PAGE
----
"Newberry's work speaks to the senses, the intellect, and the passions of those who do not need the judgment of history to tell them what is great, but who can themselves make the judgment of history today." Stephen Hicks, Ph.D., Professor of Philosophy
My heart goes out to everyone right now, and I know for many of you it is hard, can’t work and don’t feel too inspired right now. But if you have some art project laying around untouched or a future project you have thought about I can help you and reconnect you to our primal art roots. Tap your potential and connect the dots of emotion, mind, and senses — it is one of the most healthy mental things you can do.
We work with email, messenger, and phone. You get understanding, nudging, and homework. Send me an email, firstname.lastname@example.org, show me some of your works, and we can take it from there. Modest sliding rates, I really want to help.
Years ago I took a pastel painting trip of a lifetime, for three months I traveled from Athens, Greece to many islands, eventually to Istanbul, and slowly back again to Athens. My first island was Tinos, from the harbor I rented a scooter, booked a tiny house outside of town for 15 dollars a night. The porch had a sloping view over gray-green olive groves down to the dark and brilliant ultramarine blue Mediterranean, about 300 ft to the left was a small, room-sized luminous white-plastered Byzantine church.
My first day I loaded my backpack with my 200 piece pastel set, and packed several sheets of full-size pastel paper in my large portfolio bag, swung the bulky bags over my shoulder. Weighed down, I then swung my right leg over the scooter and the momentum carried me, the bags, and the scooter to crash to pavement. Laying painfully on my side, the pastels scattered on the ground, and with the scooter pinning me down I couldn’t get up. An elderly Greek woman dressed in black tending the church next door witnessed it all. And she kindly helped me get up through my blushing burn of embarrassment. Once I was upright she helped me collect the pastels. Not speaking any English, she took my arm to follow her to her favorite view of the church, and through hand gestures suggested that I draw it.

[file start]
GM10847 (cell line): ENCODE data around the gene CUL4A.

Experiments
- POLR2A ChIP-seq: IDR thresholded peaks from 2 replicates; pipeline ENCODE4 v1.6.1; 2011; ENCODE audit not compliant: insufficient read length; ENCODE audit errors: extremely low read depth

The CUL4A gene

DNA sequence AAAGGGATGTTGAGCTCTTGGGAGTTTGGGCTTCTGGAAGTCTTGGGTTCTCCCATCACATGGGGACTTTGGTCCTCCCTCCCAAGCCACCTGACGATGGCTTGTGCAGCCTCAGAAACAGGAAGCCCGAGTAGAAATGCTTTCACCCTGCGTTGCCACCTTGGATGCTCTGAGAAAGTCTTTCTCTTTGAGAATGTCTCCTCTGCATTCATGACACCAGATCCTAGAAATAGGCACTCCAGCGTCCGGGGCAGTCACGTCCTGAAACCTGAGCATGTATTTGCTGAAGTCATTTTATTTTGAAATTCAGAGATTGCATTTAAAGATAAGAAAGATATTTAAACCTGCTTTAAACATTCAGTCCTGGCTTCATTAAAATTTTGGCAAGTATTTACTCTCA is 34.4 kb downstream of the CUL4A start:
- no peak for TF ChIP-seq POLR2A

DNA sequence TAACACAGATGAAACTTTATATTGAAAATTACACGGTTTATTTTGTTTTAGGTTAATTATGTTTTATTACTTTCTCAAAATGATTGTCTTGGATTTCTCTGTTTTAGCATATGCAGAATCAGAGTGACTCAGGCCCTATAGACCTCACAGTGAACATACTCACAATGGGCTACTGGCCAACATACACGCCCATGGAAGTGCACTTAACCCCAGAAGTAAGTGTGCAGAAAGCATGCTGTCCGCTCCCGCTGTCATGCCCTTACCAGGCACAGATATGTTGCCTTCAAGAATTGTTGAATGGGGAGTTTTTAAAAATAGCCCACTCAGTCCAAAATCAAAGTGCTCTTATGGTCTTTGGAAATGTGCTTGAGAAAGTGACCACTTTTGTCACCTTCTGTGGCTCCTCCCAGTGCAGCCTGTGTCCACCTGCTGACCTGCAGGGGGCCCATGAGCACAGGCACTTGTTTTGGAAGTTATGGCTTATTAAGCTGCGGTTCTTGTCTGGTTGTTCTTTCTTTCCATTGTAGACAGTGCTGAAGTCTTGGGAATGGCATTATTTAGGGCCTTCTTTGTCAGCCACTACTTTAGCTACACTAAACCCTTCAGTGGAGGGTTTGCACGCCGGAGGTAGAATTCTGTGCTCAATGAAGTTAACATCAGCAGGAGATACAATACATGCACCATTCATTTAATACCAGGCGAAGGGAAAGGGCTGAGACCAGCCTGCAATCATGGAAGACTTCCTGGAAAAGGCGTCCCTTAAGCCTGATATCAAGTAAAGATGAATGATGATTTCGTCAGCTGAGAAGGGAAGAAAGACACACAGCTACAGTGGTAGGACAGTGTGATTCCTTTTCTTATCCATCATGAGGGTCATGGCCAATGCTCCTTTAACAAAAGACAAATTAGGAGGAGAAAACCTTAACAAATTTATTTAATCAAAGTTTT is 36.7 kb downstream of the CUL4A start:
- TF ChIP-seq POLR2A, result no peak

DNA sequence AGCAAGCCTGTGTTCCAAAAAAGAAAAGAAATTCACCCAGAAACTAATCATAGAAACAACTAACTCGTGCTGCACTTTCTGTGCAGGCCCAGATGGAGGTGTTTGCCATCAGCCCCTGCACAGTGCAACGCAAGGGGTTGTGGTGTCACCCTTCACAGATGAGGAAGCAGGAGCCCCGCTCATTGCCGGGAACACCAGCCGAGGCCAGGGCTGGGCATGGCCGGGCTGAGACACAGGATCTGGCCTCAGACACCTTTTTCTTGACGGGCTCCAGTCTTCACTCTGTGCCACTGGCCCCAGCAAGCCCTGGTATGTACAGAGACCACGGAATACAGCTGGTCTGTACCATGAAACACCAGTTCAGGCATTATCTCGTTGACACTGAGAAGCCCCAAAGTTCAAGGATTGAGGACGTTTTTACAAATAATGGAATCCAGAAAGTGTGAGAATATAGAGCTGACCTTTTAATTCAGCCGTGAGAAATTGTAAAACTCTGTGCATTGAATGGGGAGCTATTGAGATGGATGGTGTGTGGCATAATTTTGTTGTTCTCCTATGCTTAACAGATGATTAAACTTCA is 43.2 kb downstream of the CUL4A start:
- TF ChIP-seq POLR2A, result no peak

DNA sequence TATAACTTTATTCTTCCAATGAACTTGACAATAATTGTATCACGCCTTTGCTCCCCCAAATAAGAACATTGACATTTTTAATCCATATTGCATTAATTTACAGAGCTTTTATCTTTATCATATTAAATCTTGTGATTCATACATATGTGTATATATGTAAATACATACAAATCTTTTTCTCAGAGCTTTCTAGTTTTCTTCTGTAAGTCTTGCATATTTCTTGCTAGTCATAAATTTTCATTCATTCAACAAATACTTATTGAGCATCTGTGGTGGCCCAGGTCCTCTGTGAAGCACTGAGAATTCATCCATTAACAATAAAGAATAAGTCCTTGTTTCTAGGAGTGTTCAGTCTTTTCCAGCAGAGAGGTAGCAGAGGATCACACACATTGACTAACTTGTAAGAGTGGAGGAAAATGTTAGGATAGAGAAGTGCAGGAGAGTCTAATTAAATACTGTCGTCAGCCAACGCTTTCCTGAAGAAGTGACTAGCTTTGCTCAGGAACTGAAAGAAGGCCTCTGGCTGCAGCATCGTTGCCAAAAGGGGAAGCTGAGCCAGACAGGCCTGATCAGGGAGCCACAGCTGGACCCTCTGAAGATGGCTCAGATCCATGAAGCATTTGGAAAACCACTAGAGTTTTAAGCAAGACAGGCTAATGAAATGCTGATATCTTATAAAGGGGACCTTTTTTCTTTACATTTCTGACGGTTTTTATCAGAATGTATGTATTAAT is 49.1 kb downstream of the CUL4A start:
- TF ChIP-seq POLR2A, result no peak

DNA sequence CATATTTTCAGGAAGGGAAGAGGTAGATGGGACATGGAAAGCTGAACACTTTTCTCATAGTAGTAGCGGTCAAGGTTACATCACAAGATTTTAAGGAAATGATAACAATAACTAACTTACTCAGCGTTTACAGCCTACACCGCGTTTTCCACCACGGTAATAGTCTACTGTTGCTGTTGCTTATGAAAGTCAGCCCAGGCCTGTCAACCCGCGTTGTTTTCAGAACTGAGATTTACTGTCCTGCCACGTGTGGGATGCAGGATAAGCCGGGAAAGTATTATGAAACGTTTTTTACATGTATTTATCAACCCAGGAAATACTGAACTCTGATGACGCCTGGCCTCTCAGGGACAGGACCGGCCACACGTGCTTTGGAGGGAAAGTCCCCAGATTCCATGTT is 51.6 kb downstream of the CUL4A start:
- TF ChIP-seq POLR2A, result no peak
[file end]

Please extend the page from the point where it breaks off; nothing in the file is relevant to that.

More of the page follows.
I hope everyone is doing okay in these early stages of quarantining. Heartbreaking. Around the start of it I came up with the concept to write this book on aesthetics. I am dividing my time painting, writing the book, and, it seems, washing dishes.
I am writing my first book: Evolution Through Art. I have written the Introduction, and the first two chapters, about 4,000 words. Good early reports back from my copy editor who is a rhetorician! It is a story of how art plays the leading role in our evolution. It is a journey of profound respect and gratitude to the evolutionary artists that had the minds, substance, and courage to follow their truth. Often they fought against tremendous opposition from practical reality, their own arguments, peer pressure, philosophies, religions, and psychologically-impotent sadistic authorities!
In Melbourne, I met Peter Schipperheyn, creator of the magnificent Thus Spake Zarathustra. The monumental piece is at the McClelland Sculpture Park near Mornington. The tension running through Zarathustra’s bowed body as he reaches and affirms his decision is powerful.
I was very fortunate to have met and studied with Michael when I did. As a beginning artist and painter, I found myself overwhelmed at times— as most beginning artists do— in trying to discover a tangible process of “making art.” The most important thing I learned from Michael is how to draw correctly, and understanding values. These are the building blocks that all artists must learn. It also serves as a segue into plein air and studio painting.
Michael’s understanding of the human form, and of color theory are remarkable, and he explains them in a way that are easy to grasp. No matter what level artist you currently are— from beginner to practicing professional, I can’t recommend a mentorship with Michael Newberry more. Thank you, Michael, for what you have taught me, and for the doors it has opened.
I worked till 6 am getting these ready to be signed. So far this week the series has 12 little paintings, the recent 7 here. The Animal Lifted Embargo Series has significantly changed my opinion about including animals in my paintings. They really help set off the scale and atmosphere of the landscapes. I am surprised that just two tiny marks, in the case of the sandpipers, can reset the landscapes dramatically.
If you click on the images in will take you to each painting’s page on my archive including the pricing. If you love one of them be sure to let me know and we can make owning it happen.
With this Animal Lifted Embargo Series, I am refining my hierarchy of subject values. Humanity is at the top, consequently, I paint/draw individuals filling the universe of the canvas or paper space. Animals are a far distant second place, recently insignificant, but I am now enjoying placing them in landscapes as minor players. It makes me feel peaceful and the experience of painting them feels a bit magical. If I made them the same size as humans (allowing perspective truth etc) I would be extremely uncomfortable with that.